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DECEMBER 2019
Management Hints
www.irishfarmersmonthly.com
52
lameness.
Money well spent.
Mortellaro has become more common recently.
It is a virus condition around the feet resulting in the
foot being badly swollen (not hot) between the claws
with a bad smell.
An Alamycin spray every day for a few days will clear
it up, using the following procedure wash, dry, spray
and dry.
In more severe cases a footbath of Lyncomycin,
Tetracyline, or Opticide will cure the problem, but do
not overuse antibiotics and alternate these products
to prevent resistance developing.
Consult your Vet.
Walk cows through ordinary footbath (4 litres Formalin
or 4-5 kgs bluestone or zinc sulphate in 200 litres of
water) on three consecutive days, morning and evening,
every month is useful where lameness is a developing
problem.
You must remove the cause of the problem before any
treatment becomes eff ective.
Replacement Heifer Management
Heifer target weights on 1st Dec and quality of silage
drive the decisions:
Weanlings should be 43% of the cows' mature weight;
235-245kg
Incalf heifers should be 83% of the mature weight;
455 470kgs.
Between 1 Dec and 1st April is 120 day. Animals should
now be 220 kgs and should be 320. Therefore, they need
to gain 80kgs weight or 0.67kg/hd/day.
Only 75% DMD silage comes near that gain.
With 65% and 70% DMD you will need to feed 2kgs
or 1.4kgs meal (16%P) ration respectively.
Small weanlings (less than 220 kgs) should be on
1-2 kgs meal (14-16% protein) with good silage,
Strong weanlings need no meals so that they are not
heavier than 340kgs on 1st May; otherwise conception
rate will be poor.
Have lice returned?
Treat again if necessary.
Walk through your pens (carefully) weekly and check for:
Mildly lame heifers being slow to go to feed (take
them out).
Adequacy of lying space and using cubicles.
Adequacy of meal/silage feeding space.
Heifers must be fed regularly.
Same time every day for meals and silage.
Move in silage to feed trough so animals do not have
to stretch or struggle.
Dry cow minerals should be introduced in late Dec
for early Feb calving heifers.
Avoid stress causing poor fertility in 1st calvers by mixing
cows and in-calf heifers now rather than after calving;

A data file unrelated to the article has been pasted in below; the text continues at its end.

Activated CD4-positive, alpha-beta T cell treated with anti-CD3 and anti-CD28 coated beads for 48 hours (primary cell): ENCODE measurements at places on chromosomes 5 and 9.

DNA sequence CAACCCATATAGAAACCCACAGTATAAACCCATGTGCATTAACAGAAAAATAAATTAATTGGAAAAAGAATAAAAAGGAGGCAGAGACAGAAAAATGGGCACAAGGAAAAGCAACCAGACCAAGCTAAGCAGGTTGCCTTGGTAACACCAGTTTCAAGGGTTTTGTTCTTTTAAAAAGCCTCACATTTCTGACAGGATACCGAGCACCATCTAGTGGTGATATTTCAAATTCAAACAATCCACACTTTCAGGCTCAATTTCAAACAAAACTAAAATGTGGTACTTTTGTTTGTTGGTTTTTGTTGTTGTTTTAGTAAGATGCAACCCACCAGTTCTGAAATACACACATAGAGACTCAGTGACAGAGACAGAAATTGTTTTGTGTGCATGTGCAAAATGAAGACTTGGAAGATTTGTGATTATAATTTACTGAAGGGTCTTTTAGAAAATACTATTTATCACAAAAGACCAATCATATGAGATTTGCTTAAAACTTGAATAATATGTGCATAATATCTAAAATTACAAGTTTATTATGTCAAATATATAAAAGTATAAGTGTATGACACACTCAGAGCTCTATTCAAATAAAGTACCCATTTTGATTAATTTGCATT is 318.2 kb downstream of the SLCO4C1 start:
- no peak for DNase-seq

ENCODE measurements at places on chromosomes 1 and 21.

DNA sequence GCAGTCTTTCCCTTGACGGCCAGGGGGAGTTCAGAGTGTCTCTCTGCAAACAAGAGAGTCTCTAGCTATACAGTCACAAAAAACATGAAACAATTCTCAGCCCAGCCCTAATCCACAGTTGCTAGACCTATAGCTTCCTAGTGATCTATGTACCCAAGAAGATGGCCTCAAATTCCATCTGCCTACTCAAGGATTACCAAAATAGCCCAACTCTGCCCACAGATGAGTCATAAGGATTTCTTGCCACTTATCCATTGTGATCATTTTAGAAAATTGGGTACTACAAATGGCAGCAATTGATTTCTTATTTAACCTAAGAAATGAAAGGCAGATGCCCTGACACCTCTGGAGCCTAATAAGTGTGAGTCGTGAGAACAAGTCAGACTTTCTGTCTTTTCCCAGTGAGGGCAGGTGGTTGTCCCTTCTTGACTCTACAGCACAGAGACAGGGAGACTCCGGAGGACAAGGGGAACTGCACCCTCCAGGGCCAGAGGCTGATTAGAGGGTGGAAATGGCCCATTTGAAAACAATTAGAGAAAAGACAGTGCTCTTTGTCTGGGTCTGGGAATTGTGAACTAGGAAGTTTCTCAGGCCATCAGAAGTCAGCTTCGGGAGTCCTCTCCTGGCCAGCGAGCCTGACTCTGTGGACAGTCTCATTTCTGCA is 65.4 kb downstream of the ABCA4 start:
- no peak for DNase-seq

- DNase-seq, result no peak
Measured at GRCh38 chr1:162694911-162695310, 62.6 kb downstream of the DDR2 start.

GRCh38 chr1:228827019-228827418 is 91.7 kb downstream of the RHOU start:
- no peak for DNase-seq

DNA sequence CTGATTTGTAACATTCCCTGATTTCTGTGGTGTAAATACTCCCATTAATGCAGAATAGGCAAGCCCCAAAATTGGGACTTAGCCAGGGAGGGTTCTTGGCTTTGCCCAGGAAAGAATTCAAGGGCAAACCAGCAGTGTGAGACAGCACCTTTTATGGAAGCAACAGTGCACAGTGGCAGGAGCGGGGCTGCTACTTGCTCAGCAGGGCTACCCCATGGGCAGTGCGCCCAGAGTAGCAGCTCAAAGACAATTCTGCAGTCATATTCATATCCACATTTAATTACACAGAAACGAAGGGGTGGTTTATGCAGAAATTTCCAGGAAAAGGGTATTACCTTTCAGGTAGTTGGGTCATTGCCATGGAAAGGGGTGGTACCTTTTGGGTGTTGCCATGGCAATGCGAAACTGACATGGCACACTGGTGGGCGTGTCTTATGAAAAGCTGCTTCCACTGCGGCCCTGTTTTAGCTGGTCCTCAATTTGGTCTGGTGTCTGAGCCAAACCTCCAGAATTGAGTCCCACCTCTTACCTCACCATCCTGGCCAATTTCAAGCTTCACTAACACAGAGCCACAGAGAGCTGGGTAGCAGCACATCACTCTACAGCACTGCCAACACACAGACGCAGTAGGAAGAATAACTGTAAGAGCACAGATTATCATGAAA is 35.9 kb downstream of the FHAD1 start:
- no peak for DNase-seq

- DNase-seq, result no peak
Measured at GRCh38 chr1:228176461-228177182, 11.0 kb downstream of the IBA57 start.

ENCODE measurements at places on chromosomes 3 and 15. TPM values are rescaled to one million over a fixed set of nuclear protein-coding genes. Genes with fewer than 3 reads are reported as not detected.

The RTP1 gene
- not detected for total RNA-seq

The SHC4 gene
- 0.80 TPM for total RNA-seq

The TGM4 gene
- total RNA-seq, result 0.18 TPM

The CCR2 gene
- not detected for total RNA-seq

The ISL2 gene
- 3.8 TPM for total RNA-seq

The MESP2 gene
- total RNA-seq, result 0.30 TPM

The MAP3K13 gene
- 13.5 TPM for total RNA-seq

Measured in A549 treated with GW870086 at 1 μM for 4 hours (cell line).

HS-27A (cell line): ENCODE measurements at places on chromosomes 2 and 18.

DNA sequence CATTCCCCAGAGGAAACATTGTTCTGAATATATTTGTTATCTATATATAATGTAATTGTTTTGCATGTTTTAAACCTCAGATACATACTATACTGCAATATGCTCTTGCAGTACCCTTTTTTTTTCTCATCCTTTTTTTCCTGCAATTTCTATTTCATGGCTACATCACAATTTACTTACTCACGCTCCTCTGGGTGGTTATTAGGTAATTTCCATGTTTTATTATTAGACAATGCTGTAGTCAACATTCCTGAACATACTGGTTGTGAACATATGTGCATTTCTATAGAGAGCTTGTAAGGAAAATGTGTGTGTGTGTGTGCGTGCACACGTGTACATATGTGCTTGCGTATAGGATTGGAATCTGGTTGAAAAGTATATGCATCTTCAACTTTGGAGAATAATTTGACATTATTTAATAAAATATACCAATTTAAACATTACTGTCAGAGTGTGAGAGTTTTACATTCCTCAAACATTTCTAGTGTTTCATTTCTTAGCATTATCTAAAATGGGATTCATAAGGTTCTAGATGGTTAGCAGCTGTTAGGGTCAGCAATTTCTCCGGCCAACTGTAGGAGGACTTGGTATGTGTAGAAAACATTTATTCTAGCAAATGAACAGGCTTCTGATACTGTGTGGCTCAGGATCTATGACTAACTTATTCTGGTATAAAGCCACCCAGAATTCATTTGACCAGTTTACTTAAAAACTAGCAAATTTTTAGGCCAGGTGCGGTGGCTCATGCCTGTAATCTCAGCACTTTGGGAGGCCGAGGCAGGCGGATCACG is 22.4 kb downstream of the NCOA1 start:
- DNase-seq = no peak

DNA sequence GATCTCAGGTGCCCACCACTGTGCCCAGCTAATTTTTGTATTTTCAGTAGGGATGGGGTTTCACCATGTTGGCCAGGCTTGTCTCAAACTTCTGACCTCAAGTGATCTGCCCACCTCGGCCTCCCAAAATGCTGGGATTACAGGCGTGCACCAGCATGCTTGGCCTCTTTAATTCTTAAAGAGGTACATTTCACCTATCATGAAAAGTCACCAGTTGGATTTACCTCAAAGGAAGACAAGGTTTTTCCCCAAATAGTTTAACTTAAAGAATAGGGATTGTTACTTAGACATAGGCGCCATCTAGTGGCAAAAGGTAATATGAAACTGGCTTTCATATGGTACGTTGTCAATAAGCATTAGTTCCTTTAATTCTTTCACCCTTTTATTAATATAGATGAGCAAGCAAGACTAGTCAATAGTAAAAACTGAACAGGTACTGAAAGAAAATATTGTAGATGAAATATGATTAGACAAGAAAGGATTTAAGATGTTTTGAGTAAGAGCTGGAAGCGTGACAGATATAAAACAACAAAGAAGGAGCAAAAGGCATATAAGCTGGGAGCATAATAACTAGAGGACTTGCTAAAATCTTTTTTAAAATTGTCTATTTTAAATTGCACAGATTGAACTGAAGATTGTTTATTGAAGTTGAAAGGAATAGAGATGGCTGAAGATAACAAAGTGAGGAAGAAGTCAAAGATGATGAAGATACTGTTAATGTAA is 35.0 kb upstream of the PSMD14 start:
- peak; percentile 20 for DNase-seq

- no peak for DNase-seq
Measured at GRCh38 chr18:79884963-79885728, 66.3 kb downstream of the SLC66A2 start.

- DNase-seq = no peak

They must have a cubicle for each cow, plenty of
silage feed face, adequate room at the standing area
where feeding silage and easy access points to the
silage feeding.
To ensure your contract rearer achieves target weights
on 1st May 2020 discuss the following with him:
Present weight relative to targets, with particular
emphasis on animal under and over target.
The quality of the silage and its potential to achieve
target weights on 1st April it must be analysed for
DMD and minerals.
The housing; overstocked animals grossly under-
perform.
Feeding Silage Care
Pit management greatly infl uences the "freshness" of
silage.
Remember air rots silage, so, you must manage the
pit face to minimise air penetration.
Use a shear grab or saw to cut down or remove silage
from the face.
Only disturb small areas of the pit at each feeding.
Do not leave layers of tossed silage exposed to the air.
Prevent water running down the face of the silage pit
by rolling back the polythene.
But weigh down this polythene tightly on top and at
the sides.
Too many farmers pull down the polythene over the
face of the pit.
This is wrong, as it causes the glass-house eff ect, results
in quicker rotting and fungal growth.
Nothing could be worse for silage intake.
Research has showed the following:-
Cows spend 6 hours per day eating silage.
Cows have three feeding activity peaks, viz- sunrise,
feed placement and feed push-up.
Cows will generally only spend 10 minutes queuing
for silage and then get "fed up" waiting.
Severe wind and rain on exposed feeding area
reduced silage intakes by 4 kgs DM per head per day.
Cows housed in groups of 24 eat 1 to 2.6 kgs DM per
head per day more silage than those in groups of 8,
because they eat faster, more frequently but spend
less time eating.
The implications may be worth applying, and remember
thousands of euros are lost annually on poor pit
management.
Financial plan for 2020
Financial management on most dairy farms is at an all-
time low. Farmers just don't want to do it with the result
decisions are made in the dark and motivation is lacking
to become more effi cient.